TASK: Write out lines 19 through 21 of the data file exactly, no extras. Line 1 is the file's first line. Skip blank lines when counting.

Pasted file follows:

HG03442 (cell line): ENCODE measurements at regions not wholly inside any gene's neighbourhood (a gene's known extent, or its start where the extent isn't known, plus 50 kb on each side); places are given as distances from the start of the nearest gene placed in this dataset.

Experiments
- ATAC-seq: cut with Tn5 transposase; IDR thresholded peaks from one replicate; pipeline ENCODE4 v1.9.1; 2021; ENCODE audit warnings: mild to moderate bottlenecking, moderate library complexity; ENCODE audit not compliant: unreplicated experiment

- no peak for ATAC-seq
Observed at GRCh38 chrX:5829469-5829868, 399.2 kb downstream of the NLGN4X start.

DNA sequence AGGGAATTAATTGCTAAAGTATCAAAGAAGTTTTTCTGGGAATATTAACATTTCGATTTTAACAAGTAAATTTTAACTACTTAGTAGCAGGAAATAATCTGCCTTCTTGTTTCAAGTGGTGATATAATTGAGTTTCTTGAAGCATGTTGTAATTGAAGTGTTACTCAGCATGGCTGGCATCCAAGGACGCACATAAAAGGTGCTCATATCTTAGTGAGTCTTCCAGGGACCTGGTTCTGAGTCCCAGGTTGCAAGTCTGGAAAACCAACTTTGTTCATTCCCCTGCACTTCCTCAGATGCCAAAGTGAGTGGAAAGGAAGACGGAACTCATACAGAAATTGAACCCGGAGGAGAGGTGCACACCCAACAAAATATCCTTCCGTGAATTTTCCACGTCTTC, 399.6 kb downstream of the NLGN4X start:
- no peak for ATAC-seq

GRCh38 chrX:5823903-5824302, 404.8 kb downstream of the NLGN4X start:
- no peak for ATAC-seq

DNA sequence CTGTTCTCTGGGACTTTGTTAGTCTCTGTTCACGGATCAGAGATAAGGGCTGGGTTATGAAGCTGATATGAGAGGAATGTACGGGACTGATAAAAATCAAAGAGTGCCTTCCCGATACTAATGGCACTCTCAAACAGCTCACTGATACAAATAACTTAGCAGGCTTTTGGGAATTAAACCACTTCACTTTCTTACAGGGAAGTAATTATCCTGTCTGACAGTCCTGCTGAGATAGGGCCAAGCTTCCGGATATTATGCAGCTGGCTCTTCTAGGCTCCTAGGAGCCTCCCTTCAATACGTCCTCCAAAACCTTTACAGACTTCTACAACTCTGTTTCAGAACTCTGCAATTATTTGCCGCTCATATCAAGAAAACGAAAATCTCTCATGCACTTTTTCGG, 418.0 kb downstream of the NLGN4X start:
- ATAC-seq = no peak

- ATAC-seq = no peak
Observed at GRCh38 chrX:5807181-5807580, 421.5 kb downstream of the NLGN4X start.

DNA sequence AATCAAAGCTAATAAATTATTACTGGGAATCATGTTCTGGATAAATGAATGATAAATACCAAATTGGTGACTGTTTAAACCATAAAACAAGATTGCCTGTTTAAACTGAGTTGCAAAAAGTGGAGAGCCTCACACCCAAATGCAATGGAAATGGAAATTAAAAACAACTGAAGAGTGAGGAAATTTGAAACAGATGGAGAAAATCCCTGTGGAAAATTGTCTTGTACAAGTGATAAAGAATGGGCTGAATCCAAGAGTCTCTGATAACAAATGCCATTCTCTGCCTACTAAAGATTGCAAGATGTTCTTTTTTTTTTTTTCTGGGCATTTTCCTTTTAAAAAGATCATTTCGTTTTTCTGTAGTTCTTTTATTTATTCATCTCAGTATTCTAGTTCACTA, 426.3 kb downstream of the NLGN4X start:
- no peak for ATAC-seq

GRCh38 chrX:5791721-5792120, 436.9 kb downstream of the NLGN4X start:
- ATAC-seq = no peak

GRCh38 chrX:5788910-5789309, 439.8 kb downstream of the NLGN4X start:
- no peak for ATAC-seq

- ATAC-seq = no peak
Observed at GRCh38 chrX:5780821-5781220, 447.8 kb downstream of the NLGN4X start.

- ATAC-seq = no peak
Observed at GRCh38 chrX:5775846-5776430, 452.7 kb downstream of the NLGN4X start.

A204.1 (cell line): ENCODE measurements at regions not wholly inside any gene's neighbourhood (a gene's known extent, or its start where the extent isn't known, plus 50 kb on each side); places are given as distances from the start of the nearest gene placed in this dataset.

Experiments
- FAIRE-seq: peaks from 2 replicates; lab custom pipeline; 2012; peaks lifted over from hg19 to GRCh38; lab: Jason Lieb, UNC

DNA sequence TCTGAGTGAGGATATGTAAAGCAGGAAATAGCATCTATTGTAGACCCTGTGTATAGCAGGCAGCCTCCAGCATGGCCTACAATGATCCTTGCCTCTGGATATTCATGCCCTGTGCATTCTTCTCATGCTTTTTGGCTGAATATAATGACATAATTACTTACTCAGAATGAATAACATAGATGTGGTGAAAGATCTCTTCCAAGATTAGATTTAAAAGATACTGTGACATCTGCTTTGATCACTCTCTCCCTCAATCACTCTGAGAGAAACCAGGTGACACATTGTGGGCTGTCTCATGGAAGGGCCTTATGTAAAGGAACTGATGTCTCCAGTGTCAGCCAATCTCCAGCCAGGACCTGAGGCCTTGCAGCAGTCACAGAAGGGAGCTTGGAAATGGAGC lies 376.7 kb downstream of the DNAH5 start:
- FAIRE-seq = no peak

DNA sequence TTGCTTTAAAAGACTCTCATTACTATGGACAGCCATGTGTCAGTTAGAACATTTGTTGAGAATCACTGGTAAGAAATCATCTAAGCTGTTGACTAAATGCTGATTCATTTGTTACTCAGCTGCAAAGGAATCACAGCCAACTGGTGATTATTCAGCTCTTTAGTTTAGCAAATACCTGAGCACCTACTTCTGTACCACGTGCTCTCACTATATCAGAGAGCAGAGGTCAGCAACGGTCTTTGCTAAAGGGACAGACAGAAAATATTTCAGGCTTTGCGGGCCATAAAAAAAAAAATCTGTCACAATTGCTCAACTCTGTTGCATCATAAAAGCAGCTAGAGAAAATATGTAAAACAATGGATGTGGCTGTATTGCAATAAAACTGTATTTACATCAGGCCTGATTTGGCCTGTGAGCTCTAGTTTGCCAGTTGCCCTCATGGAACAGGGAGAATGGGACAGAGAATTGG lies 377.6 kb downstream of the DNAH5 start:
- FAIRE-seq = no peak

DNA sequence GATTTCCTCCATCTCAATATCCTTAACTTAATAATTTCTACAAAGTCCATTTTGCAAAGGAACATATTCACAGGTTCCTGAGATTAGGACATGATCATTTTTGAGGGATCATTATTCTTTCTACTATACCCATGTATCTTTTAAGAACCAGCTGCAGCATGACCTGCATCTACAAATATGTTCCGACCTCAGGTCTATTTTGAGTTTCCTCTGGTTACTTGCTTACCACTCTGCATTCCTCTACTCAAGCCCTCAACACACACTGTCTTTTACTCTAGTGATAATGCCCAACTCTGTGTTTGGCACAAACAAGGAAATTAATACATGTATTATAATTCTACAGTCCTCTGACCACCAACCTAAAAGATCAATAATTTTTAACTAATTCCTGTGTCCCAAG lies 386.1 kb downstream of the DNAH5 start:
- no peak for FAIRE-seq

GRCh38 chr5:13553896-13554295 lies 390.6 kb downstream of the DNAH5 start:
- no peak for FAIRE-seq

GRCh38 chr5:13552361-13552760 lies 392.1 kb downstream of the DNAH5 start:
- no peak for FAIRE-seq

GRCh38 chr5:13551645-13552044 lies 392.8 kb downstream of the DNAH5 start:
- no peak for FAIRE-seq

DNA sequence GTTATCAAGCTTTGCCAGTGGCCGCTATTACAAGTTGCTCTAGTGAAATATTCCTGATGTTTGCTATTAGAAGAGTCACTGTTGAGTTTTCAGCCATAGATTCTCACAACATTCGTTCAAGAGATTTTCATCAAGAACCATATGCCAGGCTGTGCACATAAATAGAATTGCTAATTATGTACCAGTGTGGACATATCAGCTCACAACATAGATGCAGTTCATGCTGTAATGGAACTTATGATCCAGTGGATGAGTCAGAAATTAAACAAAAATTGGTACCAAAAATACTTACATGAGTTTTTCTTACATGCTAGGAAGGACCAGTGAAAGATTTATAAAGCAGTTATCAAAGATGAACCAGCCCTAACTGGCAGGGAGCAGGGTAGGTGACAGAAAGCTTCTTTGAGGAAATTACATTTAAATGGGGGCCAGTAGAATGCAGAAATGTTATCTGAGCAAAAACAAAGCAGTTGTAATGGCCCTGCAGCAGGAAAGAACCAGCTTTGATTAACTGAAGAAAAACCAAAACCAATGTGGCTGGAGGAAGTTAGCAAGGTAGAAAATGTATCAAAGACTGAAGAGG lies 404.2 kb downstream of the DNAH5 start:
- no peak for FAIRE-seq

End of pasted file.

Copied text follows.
- no peak for ATAC-seq

- ATAC-seq = no peak
Observed at GRCh38 chrX:5780821-5781220, 447.8 kb downstream of the NLGN4X start.